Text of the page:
To mark the 150th anniversary of his death, this exhibition highlights the sculpture of John Gibson RA.
John Gibson (1790–1866) was the most successful British sculptor of his generation. Born in Conwy, Wales, he moved to Italy in 1817 and settled in Rome where he studied with the famous neoclassical sculptor Antonio Canova before setting up his own studio in the city. By the time he made his first return visit to the UK in 1844, ‘Gibson of Rome’ was a famous artist and soon became one of Prince Albert’s favourite sculptors, producing several portraits of Queen Victoria.
Timed to commemorate the 150th anniversary of Gibson’s death, this display presents a selection of more than 30 works from Gibson’s important bequest to the Royal Academy. These include marble sculptures like his Narcissus, plaster reliefs such as The Meeting of Hero and Leander as well as drawings from his studio. Despite the status that Gibson enjoyed during his lifetime, his reputation faded during the 20th century and this will be the first temporary exhibition to focus solely on his work.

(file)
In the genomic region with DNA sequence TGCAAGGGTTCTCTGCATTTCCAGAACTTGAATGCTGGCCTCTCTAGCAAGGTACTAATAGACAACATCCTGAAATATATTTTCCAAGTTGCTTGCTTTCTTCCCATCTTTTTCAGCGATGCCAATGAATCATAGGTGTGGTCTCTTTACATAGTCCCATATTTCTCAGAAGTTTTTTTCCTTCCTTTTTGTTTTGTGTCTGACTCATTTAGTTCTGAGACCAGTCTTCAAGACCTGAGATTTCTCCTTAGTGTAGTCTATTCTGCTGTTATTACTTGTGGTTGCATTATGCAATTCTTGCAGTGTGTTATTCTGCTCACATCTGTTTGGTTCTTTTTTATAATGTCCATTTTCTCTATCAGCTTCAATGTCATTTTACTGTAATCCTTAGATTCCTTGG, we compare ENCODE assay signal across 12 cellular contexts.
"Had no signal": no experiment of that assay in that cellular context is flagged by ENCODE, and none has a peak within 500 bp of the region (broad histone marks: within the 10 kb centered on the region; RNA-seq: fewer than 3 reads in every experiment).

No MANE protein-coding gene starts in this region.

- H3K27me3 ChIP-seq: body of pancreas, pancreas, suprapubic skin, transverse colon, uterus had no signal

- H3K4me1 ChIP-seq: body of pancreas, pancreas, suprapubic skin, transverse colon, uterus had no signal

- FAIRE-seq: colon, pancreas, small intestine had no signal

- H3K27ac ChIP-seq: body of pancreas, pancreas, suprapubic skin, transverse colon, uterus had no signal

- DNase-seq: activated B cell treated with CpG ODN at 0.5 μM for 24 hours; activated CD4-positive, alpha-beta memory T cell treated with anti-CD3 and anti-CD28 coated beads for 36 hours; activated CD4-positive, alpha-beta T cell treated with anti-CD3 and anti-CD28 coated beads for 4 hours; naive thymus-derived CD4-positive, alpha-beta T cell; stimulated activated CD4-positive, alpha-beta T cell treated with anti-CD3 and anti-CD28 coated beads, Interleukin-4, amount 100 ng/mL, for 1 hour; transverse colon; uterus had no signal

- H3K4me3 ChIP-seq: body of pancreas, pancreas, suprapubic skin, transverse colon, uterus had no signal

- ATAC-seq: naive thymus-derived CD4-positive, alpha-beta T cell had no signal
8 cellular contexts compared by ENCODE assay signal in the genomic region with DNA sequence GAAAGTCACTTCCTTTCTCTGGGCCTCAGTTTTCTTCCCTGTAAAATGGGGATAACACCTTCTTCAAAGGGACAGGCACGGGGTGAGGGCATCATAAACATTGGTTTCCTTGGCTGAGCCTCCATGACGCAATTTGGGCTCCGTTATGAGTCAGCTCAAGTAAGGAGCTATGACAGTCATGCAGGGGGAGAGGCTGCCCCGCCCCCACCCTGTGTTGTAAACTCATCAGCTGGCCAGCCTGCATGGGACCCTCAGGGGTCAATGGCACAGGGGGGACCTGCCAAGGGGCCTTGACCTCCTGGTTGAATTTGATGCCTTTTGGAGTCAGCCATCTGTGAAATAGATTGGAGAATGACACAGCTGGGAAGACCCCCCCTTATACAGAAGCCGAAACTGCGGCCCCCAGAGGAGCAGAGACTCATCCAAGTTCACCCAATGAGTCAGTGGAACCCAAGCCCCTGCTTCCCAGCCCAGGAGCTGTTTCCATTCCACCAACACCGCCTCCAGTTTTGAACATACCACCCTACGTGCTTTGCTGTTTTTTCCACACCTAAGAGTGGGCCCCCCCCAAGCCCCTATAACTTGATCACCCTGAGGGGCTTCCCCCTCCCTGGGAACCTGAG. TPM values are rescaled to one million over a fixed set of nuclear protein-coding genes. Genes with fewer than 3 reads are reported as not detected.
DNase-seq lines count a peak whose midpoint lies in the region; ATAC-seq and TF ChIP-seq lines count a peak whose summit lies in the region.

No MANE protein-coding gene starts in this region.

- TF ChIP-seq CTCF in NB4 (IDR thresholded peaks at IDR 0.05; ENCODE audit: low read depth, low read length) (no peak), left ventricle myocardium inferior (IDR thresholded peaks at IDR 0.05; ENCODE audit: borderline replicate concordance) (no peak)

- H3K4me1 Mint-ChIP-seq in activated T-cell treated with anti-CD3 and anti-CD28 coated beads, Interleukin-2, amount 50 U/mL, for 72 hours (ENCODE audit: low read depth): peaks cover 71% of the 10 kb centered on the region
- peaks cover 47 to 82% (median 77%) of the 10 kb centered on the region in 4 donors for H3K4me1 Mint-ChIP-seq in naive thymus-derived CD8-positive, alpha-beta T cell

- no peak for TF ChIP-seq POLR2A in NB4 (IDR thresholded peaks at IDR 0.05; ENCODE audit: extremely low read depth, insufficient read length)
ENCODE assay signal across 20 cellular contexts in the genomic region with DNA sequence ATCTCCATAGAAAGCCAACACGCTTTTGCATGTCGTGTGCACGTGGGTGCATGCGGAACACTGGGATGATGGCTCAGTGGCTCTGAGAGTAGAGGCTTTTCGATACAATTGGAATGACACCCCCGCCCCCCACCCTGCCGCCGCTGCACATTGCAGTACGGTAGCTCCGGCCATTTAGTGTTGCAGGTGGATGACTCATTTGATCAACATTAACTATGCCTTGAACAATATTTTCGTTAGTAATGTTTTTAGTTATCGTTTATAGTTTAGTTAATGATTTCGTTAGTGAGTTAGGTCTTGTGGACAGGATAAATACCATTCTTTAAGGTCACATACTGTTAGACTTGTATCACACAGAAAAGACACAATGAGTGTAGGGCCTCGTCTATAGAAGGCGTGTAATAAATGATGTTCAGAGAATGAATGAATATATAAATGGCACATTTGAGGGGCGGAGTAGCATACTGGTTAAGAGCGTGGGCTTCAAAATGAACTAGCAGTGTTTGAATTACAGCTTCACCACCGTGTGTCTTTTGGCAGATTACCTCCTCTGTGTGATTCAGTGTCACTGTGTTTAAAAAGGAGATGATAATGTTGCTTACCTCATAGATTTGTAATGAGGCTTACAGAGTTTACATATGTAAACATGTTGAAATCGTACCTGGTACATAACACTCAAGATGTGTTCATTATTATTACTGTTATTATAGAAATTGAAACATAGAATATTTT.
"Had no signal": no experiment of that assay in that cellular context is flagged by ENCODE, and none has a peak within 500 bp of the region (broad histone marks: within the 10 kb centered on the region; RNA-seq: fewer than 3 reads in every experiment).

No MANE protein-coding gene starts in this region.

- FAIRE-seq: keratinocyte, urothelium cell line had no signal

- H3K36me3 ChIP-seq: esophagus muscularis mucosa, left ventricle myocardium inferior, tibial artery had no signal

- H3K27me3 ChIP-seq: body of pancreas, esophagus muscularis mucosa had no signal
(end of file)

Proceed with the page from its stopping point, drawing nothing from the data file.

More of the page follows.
8 September — 18 December 2016
Tuesday – Friday, 10am–4pm
Saturday and Sunday, 10am–6pm
Tennant Gallery and Council Room
Complimentary entry with a valid Royal Academy exhibition ticket or £3 General Admission ticket. Friends of the RA and under 16s go free.Book now